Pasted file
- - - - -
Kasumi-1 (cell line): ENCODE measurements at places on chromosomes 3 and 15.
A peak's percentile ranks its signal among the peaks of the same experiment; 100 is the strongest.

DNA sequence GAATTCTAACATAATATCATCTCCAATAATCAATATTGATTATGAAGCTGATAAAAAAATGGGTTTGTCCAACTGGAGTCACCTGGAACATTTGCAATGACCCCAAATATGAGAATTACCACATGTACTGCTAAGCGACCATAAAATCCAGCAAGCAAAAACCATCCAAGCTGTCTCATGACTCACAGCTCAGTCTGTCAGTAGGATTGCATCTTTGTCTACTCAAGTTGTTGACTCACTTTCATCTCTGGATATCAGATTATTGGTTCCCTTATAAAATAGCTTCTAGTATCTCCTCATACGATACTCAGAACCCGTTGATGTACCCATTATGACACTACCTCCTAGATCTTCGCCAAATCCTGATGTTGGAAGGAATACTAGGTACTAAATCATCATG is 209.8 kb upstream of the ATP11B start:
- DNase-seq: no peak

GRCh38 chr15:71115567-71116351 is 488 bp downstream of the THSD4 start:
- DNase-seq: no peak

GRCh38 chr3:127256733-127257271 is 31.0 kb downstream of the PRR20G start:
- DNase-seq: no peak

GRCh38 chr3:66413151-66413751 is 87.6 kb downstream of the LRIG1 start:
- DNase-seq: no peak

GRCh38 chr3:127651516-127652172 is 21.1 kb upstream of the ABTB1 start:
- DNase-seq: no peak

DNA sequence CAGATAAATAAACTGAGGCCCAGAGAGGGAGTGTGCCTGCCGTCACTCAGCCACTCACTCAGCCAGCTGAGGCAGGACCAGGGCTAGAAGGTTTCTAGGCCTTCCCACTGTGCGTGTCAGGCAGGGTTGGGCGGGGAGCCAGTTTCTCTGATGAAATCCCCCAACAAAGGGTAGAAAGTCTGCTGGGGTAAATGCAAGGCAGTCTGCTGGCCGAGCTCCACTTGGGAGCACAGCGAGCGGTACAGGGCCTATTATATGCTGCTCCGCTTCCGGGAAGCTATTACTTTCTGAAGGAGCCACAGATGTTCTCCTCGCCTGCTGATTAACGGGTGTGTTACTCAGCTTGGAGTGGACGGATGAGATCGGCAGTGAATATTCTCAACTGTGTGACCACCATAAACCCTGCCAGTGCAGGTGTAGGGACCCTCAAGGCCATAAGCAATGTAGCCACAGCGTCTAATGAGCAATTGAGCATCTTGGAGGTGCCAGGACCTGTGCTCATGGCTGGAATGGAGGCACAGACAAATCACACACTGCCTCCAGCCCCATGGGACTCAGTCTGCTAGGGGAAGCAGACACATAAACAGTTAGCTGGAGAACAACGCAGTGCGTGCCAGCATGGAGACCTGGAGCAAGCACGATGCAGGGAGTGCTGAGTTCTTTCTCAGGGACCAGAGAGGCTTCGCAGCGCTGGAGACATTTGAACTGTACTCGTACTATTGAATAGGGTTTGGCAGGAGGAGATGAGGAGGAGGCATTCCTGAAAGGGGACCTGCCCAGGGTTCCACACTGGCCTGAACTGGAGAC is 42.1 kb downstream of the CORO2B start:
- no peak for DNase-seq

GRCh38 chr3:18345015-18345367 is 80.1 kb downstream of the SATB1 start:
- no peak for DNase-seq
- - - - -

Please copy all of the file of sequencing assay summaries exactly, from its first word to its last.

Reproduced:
Kasumi-1 (cell line): ENCODE measurements at places on chromosomes 3 and 15.
A peak's percentile ranks its signal among the peaks of the same experiment; 100 is the strongest.

DNA sequence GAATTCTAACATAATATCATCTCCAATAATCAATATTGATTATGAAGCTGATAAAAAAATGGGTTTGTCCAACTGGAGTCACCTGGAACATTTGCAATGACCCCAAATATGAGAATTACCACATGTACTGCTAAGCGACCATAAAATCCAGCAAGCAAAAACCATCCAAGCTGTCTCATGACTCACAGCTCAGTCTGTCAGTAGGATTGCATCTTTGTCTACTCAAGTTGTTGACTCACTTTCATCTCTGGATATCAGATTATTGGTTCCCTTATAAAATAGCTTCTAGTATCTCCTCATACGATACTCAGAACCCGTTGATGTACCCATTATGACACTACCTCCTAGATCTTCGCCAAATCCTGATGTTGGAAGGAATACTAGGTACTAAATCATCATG is 209.8 kb upstream of the ATP11B start:
- DNase-seq: no peak

GRCh38 chr15:71115567-71116351 is 488 bp downstream of the THSD4 start:
- DNase-seq: no peak

GRCh38 chr3:127256733-127257271 is 31.0 kb downstream of the PRR20G start:
- DNase-seq: no peak

GRCh38 chr3:66413151-66413751 is 87.6 kb downstream of the LRIG1 start:
- DNase-seq: no peak

GRCh38 chr3:127651516-127652172 is 21.1 kb upstream of the ABTB1 start:
- DNase-seq: no peak

DNA sequence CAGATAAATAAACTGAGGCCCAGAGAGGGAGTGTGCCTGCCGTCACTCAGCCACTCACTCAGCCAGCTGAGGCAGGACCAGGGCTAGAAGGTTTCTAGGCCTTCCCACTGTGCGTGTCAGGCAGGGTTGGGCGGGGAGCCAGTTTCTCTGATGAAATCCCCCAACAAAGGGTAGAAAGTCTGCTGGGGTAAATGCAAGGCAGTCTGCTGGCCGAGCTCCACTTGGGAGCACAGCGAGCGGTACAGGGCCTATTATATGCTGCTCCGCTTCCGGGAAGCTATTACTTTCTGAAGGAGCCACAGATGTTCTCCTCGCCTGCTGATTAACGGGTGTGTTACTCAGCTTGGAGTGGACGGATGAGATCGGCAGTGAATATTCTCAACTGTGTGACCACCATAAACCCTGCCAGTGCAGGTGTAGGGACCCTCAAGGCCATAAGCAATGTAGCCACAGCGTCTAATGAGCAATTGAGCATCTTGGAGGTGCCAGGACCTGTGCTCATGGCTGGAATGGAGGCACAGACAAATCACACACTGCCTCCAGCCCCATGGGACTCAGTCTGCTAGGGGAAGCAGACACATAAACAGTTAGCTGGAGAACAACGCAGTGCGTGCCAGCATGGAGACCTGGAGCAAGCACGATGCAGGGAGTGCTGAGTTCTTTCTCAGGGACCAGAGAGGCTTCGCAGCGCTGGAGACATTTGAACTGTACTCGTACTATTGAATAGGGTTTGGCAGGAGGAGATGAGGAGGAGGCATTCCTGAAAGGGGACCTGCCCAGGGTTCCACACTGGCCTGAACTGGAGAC is 42.1 kb downstream of the CORO2B start:
- no peak for DNase-seq

GRCh38 chr3:18345015-18345367 is 80.1 kb downstream of the SATB1 start:
- no peak for DNase-seq